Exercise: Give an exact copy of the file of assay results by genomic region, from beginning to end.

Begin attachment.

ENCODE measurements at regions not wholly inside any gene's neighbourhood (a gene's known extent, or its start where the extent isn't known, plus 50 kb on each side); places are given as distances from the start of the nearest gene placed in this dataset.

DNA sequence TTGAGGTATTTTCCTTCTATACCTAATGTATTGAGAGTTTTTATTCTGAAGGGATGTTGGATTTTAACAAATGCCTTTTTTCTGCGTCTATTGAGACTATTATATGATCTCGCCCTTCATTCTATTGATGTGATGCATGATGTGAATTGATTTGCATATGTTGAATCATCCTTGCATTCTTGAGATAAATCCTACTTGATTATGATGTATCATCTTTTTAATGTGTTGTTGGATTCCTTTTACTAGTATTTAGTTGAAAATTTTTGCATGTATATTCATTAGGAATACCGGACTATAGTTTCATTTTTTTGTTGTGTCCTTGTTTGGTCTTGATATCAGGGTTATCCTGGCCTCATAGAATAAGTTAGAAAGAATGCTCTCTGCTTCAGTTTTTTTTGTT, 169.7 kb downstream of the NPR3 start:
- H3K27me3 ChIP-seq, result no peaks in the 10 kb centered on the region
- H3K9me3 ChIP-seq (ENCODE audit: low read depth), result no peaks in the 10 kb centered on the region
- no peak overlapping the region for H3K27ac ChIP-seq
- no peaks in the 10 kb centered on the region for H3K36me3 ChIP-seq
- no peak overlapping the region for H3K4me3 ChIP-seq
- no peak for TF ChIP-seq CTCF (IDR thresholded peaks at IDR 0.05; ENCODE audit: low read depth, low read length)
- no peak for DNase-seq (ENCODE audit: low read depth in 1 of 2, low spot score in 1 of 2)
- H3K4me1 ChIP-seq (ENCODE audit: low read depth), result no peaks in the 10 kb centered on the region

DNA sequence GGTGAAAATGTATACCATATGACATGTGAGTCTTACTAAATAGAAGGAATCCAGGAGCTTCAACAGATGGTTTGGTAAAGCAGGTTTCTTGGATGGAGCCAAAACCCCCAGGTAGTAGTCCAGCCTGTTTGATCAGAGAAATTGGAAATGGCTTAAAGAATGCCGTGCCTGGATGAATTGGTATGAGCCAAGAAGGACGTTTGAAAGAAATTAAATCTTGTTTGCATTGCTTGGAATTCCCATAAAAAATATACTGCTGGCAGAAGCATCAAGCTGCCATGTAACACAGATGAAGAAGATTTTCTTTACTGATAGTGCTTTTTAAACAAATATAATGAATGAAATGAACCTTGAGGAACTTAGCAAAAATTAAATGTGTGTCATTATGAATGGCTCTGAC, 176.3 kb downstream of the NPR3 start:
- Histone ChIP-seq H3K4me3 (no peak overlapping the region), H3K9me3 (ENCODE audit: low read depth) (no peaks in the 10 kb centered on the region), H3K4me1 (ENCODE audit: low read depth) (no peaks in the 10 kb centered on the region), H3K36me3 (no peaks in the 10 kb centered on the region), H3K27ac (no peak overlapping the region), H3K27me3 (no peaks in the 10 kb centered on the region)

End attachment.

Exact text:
ENCODE measurements at regions not wholly inside any gene's neighbourhood (a gene's known extent, or its start where the extent isn't known, plus 50 kb on each side); places are given as distances from the start of the nearest gene placed in this dataset.

DNA sequence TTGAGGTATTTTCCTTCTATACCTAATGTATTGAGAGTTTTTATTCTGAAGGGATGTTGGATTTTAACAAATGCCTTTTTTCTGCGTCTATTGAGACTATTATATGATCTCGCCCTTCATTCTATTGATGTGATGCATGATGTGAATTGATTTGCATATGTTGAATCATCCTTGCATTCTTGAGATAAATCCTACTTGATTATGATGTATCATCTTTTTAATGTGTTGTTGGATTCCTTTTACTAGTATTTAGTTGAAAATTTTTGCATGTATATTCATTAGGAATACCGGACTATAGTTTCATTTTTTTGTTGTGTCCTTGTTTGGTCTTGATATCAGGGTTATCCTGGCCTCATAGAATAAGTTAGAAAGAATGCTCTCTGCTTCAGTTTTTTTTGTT, 169.7 kb downstream of the NPR3 start:
- H3K27me3 ChIP-seq, result no peaks in the 10 kb centered on the region
- H3K9me3 ChIP-seq (ENCODE audit: low read depth), result no peaks in the 10 kb centered on the region
- no peak overlapping the region for H3K27ac ChIP-seq
- no peaks in the 10 kb centered on the region for H3K36me3 ChIP-seq
- no peak overlapping the region for H3K4me3 ChIP-seq
- no peak for TF ChIP-seq CTCF (IDR thresholded peaks at IDR 0.05; ENCODE audit: low read depth, low read length)
- no peak for DNase-seq (ENCODE audit: low read depth in 1 of 2, low spot score in 1 of 2)
- H3K4me1 ChIP-seq (ENCODE audit: low read depth), result no peaks in the 10 kb centered on the region

DNA sequence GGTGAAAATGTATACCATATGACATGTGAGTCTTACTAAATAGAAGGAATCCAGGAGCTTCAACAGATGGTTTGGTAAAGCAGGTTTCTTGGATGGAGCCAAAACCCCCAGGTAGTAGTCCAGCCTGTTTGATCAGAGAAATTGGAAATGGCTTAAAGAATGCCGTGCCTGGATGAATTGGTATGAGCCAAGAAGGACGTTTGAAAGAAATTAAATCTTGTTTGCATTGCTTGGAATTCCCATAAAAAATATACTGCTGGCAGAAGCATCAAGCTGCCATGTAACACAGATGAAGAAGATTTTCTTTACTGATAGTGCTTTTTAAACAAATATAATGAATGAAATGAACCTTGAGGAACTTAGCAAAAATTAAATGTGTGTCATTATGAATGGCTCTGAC, 176.3 kb downstream of the NPR3 start:
- Histone ChIP-seq H3K4me3 (no peak overlapping the region), H3K9me3 (ENCODE audit: low read depth) (no peaks in the 10 kb centered on the region), H3K4me1 (ENCODE audit: low read depth) (no peaks in the 10 kb centered on the region), H3K36me3 (no peaks in the 10 kb centered on the region), H3K27ac (no peak overlapping the region), H3K27me3 (no peaks in the 10 kb centered on the region)